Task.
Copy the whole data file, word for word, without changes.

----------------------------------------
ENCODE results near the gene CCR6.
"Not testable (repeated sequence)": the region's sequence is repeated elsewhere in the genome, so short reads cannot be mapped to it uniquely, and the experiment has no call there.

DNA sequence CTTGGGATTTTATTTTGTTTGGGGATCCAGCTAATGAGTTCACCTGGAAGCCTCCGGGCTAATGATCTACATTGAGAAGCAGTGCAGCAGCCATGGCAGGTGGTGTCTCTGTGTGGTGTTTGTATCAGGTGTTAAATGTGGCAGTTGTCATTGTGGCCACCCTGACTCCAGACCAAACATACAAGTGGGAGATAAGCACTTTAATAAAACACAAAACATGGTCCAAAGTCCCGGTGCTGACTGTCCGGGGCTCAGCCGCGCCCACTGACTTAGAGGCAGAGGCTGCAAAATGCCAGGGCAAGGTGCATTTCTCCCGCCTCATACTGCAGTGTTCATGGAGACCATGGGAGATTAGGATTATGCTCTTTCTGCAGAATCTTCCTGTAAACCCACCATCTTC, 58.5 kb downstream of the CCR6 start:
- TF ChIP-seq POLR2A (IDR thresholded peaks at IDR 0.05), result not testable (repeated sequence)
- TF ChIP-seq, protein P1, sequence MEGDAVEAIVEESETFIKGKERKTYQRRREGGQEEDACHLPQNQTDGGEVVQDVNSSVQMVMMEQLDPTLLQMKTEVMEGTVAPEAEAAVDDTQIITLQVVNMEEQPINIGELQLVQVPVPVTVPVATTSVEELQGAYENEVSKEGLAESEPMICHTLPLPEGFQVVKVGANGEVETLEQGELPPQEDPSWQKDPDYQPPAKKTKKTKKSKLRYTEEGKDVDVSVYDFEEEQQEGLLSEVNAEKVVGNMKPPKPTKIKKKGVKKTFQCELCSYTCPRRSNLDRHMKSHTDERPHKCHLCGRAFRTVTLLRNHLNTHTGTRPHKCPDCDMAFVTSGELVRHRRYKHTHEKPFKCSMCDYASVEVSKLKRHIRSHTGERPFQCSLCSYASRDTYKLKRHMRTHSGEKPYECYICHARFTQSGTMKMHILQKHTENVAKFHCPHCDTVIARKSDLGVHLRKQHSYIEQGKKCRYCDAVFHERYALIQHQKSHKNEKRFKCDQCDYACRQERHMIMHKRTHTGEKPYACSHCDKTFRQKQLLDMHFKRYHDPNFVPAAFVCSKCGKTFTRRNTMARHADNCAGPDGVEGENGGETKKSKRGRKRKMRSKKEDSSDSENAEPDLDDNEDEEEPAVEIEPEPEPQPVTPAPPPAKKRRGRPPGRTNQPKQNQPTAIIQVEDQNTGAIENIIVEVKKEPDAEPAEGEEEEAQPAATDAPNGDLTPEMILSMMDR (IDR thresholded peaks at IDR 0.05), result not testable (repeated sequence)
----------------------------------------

ENCODE results near the gene CCR6.
"Not testable (repeated sequence)": the region's sequence is repeated elsewhere in the genome, so short reads cannot be mapped to it uniquely, and the experiment has no call there.

DNA sequence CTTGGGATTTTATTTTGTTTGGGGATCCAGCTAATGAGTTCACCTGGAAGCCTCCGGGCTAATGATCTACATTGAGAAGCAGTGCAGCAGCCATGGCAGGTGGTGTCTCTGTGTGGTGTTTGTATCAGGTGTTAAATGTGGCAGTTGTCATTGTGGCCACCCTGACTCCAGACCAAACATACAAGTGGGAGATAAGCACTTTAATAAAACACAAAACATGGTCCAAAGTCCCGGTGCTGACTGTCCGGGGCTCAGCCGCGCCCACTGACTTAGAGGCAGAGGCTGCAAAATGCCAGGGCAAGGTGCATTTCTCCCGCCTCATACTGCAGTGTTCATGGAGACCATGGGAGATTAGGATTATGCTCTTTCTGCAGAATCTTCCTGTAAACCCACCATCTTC, 58.5 kb downstream of the CCR6 start:
- TF ChIP-seq POLR2A (IDR thresholded peaks at IDR 0.05), result not testable (repeated sequence)
- TF ChIP-seq, protein P1, sequence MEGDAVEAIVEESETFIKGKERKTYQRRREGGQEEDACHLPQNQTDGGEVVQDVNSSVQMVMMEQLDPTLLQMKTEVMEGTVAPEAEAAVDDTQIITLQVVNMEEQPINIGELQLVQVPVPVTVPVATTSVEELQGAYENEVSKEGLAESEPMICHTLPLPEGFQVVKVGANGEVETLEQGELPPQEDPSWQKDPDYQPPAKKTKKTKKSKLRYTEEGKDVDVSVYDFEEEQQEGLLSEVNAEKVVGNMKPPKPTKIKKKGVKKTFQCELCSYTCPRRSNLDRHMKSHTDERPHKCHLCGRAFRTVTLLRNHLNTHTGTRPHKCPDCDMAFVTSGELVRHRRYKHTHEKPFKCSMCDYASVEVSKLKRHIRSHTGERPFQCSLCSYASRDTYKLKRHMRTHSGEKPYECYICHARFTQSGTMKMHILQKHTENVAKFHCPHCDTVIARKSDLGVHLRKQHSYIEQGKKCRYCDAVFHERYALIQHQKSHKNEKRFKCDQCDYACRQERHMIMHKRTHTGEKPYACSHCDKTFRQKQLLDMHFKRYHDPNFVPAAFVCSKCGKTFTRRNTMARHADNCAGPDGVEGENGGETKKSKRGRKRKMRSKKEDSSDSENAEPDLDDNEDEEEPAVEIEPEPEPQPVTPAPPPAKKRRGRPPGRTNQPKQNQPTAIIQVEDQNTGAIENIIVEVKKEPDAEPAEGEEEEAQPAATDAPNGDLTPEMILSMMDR (IDR thresholded peaks at IDR 0.05), result not testable (repeated sequence)